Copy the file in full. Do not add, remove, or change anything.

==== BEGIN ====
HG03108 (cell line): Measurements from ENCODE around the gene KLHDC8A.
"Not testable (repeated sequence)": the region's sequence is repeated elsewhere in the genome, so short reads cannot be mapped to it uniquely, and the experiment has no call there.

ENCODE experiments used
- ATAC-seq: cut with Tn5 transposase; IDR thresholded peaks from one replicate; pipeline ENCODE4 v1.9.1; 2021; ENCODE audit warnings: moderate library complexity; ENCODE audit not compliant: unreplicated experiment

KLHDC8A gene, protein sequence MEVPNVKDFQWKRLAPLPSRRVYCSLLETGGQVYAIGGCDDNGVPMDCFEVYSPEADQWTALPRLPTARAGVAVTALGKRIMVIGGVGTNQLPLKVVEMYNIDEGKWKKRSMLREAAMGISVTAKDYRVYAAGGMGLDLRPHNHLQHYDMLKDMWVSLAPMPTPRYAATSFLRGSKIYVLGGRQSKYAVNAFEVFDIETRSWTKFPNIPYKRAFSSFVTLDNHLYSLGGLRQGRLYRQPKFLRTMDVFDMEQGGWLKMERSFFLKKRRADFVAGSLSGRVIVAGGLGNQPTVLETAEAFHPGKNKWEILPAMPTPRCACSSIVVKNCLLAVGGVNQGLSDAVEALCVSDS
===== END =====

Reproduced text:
HG03108 (cell line): Measurements from ENCODE around the gene KLHDC8A.
"Not testable (repeated sequence)": the region's sequence is repeated elsewhere in the genome, so short reads cannot be mapped to it uniquely, and the experiment has no call there.

ENCODE experiments used
- ATAC-seq: cut with Tn5 transposase; IDR thresholded peaks from one replicate; pipeline ENCODE4 v1.9.1; 2021; ENCODE audit warnings: moderate library complexity; ENCODE audit not compliant: unreplicated experiment

KLHDC8A gene, protein sequence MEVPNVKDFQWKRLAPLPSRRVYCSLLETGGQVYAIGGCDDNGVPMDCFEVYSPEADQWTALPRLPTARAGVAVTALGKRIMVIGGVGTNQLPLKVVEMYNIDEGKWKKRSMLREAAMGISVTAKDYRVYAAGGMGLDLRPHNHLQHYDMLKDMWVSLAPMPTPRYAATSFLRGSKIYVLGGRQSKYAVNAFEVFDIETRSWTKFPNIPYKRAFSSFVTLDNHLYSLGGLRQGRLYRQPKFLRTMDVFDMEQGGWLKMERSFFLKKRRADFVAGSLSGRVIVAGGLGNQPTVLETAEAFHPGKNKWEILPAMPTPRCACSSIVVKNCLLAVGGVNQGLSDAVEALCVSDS